It’s exactly six months on, and a first glance at the 2010 General Election map should be enough to get any true blue heart racing. In a clear rejection of the Labour government, the country looks as if a tin of blue paint has been spilled across the South coast through the Midlands with streaks moving North.
This reflects the rural and Southern domination of the Conservative party in general, and the great success of the election in particular; winning 100 new seats and coming out as the country’s largest party both by popular vote and the number of seats. There should be no doubt that the result was a good one.
Firstly, Labour are all but extinct in Southern England (excluding London). The Tony Blair effect seems to have worn off and the future for Labour in this region will depend on what direction the party decides to take. If they sink back into a very left-wing unionised party, appealing only to their core vote, the South will be lost to them for a very long time. But it’s not all good news.
Whilst the Coalition Government is working better than I think anyone expected, the truth is that if we want a Conservative Government which has a working majority we need to win another 35-40 seats – but from where? It is the map which has the key.
What the map tells us is that the areas we aren’t reaching are almost all urban, Northern, and/or Scottish – but there is no implicit reason why the Conservative party shouldn’t be able to appeal to all three. Quite the opposite in fact. We need to focus on these areas and develop our policies which appeal and resonate with voters in these areas.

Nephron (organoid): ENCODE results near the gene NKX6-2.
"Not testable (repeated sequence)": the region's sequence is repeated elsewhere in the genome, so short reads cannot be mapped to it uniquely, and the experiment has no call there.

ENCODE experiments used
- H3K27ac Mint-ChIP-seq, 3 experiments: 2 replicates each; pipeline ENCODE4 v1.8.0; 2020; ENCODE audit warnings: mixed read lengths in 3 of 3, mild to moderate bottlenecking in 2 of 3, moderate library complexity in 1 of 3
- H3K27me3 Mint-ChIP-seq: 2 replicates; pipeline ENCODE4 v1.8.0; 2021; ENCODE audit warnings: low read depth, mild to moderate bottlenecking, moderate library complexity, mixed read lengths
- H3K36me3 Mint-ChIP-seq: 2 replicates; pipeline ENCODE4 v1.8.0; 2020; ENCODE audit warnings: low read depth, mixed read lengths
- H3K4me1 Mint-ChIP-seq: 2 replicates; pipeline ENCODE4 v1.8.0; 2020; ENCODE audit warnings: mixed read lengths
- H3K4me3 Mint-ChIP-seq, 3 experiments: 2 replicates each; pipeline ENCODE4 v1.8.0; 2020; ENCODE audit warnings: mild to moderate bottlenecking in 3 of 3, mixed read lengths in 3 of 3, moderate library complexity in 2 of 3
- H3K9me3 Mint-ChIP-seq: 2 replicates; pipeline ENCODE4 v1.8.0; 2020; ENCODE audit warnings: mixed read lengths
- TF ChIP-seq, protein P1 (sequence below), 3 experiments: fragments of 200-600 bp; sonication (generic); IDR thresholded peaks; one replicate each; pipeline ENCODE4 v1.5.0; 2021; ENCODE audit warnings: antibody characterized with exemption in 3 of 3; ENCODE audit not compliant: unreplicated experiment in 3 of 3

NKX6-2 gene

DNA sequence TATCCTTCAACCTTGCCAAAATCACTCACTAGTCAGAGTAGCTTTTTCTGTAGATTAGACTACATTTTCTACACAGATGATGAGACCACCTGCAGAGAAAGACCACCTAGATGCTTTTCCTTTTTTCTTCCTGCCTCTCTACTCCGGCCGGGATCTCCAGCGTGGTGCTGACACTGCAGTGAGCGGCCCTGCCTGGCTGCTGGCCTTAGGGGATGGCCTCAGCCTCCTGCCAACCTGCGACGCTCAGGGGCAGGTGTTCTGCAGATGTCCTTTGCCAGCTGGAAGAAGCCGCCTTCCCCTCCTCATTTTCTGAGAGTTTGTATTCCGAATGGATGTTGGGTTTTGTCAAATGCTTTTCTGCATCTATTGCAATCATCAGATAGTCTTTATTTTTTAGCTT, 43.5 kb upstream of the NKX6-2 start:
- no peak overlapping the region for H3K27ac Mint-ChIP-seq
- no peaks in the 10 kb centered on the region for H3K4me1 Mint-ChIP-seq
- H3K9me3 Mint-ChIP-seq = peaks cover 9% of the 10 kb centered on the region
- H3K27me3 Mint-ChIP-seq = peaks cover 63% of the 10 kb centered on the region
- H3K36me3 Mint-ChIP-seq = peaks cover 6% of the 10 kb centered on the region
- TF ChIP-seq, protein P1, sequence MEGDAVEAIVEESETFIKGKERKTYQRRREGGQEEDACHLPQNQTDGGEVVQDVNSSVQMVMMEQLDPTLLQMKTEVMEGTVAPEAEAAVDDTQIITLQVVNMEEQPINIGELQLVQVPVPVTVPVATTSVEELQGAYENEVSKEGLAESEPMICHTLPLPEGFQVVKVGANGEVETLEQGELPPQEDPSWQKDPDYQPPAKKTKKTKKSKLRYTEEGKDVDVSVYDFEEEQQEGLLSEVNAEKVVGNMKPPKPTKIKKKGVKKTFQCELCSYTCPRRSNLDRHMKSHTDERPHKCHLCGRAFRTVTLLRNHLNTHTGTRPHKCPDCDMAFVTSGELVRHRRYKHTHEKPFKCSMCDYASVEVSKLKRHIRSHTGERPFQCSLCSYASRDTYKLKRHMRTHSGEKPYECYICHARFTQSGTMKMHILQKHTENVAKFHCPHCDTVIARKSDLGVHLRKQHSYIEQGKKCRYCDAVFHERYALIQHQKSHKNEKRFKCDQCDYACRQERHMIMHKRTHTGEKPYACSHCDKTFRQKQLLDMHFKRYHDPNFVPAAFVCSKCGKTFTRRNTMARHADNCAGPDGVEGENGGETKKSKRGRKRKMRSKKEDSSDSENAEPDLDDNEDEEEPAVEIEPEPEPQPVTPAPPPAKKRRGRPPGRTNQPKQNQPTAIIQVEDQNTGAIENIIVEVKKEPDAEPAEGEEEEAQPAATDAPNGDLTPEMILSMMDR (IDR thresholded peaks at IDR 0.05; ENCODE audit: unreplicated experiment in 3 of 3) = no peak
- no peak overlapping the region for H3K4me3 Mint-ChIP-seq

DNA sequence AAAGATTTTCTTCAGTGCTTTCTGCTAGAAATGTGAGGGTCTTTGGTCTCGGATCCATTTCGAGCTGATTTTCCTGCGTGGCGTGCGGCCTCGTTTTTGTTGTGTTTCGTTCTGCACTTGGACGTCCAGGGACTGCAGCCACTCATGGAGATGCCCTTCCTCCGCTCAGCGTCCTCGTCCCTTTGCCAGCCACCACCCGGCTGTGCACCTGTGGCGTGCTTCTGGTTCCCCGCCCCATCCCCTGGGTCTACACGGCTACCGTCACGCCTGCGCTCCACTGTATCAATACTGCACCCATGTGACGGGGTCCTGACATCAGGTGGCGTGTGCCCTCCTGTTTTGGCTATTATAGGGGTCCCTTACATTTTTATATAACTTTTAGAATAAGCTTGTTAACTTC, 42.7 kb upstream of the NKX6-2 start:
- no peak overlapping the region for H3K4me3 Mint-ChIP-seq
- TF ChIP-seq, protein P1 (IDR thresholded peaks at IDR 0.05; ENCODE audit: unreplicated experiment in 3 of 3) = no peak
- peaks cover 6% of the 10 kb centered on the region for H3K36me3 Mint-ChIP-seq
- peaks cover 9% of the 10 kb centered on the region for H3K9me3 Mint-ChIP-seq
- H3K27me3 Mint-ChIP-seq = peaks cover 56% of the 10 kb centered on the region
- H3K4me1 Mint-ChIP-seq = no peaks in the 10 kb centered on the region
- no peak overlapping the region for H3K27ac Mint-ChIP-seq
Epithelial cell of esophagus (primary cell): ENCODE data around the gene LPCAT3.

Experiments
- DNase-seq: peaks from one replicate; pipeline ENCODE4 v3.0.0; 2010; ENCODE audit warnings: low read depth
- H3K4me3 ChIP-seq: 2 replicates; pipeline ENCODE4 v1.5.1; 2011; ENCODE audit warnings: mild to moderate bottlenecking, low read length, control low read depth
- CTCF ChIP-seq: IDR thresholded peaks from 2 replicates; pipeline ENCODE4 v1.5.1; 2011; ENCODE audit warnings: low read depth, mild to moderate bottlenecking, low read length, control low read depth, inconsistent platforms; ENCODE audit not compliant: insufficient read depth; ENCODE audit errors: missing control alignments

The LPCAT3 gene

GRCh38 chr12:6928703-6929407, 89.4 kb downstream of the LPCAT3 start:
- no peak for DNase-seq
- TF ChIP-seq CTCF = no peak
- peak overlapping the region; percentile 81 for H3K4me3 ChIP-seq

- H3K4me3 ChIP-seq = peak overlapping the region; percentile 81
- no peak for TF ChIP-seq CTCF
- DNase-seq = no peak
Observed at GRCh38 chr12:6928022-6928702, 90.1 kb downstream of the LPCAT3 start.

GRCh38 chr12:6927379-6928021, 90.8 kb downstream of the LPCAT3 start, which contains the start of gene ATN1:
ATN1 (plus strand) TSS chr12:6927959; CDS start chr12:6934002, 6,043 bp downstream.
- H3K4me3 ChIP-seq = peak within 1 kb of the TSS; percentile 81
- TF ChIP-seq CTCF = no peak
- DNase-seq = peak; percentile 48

In my view, the map guides us to three major strategies:
1. We need to empathise more with the North. We forget that the Conservative governments of the 1980s were very successful in the North for several reasons such as policies encouraging council house sales and the sale of shares in public utilities, to name but two.
Basic Conservative principles still do resonate with voters in the North today, especially:
- controlled immigration;
- law and order;
- helping people become self-reliant.
It is to some extent a lack of empathy which has let us down in Northern constituencies. We need political leaders from the North, who can relate to the people. One way in which we can begin to achieve this is to support the idea of elected mayors. We may not win straight away, but a campaign involving local Conservatives will start to bridge the gap between people and party.
2. Cities are dynamic places in which to work and live, and whilst we should never neglect our rural heartlands, we need to get the message across that we are the natural choice for cities. We believe in:
- urban enterprise;
- urban development;
- investment in our cities.
In order to change the perception that the Conservative Party is a more rural based Party, we need to become more active in these urban areas. By promoting growth, economic stability and vibrancy in cities across Britain, we can work towards securing more support in the more densely populated areas at election times.
3. Scotland is a very different situation, and the answer is relatively simple: Something has to be done. If the Scottish Conservative Party were to become an independent party in its own right – or at the very least, far more autonomous with a separate identity from the national Party – they would then have a real opportunity to become more distinctive. They would have their own leadership, own ideas, own style and it would be an opportunity to create more tailored policies for Scotland. We should see the Scottish element of the Party not as a problem, but as a way of selling ourselves as a party that has a true commitment to localism, bar one which also retains a British identity.
The map is telling us something very important; if we are to form a majority Conservative government at the next election we need to learn from it and act now.